US President Joe Biden on Monday raised the possibility of a “windfall tax” on energy companies, as his administration aims to combat high petrol prices days before the midterm elections.
"I think their responsibility to act in the interest of their consumers, their community and their country to invest in America by increasing production and refining capacity," Mr Biden said.
"They have the opportunity to do that … lowering prices for consumers to the pump. You know, if they don't, they're going to pay a higher tax on their excess profits and face other restrictions.
"My team will work with Congress to look at these these options that are available to us and others. It's time for these companies to stop war profiteering and meet their responsibilities in this country."
High prices at the pump have exacerbated inflation and have taken a toll on Mr Biden's and the Democrats’ standing among voters.
And Russia's war on Ukraine has tightened energy markets since February.
"Their profits are a windfall of war," Mr Biden said.
Congress would have to approve any new taxes on energy producers, which would be a tall order in the current legislature, where the Democrats have narrow control of the House and Senate.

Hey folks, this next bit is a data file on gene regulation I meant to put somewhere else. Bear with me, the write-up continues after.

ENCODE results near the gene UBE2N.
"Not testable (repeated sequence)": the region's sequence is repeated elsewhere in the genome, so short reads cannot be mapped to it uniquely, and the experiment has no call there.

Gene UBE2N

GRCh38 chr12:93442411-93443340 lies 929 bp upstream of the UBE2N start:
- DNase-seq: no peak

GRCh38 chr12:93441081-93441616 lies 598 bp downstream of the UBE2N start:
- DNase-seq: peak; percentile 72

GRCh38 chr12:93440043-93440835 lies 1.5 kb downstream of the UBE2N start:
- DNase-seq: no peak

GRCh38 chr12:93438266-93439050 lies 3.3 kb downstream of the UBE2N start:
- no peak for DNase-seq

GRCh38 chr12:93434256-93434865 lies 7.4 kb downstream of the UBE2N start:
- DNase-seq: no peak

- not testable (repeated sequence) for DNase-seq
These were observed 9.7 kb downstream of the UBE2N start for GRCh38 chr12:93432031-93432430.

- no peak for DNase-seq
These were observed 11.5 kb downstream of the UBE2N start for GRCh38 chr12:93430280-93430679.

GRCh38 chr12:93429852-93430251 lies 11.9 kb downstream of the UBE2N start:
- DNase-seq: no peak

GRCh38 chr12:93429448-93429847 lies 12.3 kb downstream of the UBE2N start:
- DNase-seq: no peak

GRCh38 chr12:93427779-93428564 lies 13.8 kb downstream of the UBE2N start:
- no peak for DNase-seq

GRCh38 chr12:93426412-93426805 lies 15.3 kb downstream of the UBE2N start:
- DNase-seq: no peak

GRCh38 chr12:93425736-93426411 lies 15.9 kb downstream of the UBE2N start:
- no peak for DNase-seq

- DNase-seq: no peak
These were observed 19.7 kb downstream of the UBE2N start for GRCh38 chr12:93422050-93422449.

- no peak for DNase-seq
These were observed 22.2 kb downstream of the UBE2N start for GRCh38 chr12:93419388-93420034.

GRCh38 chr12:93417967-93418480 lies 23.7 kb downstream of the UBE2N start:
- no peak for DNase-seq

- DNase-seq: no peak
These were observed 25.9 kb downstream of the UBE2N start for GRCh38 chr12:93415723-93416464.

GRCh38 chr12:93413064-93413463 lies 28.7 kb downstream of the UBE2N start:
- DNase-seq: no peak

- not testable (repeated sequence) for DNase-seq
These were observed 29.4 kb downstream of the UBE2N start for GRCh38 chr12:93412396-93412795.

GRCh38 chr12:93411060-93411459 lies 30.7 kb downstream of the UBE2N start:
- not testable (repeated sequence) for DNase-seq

It would be even less likely should Republicans retake one or both chambers on November 8.
“Oil companies made billions in profits this quarter,” the US president tweeted on Saturday.
“They’re using these record profits to pay out their wealthy shareholders instead of investing in production and lowering costs for Americans.
"It’s unacceptable. It’s time for these companies to bring down prices at the pump.”
Last week, ExxonMobil broke records with its profits in the third quarter, reporting $19.66 billion in net income, and Chevron had $11.23bn in profits, almost reaching those attained in the prior quarter.
Americans have struggled with abnormally high petrol prices in recent months, paying more than $4.80 on average for a gallon of regular ($1.27 a litre) at the start of July, the AAA reported.
Although this is cheaper than many western nations, Americans are used to paying much less for petrol.
Prices have since fallen to $3.76 on average nationally, but the White House says they should be lower, given declines in global oil prices over the same period.
Mr Biden has been critical of energy companies' profits since at least June, when he complained publicly that: “Exxon made more money than God this year."
AP contributed to this report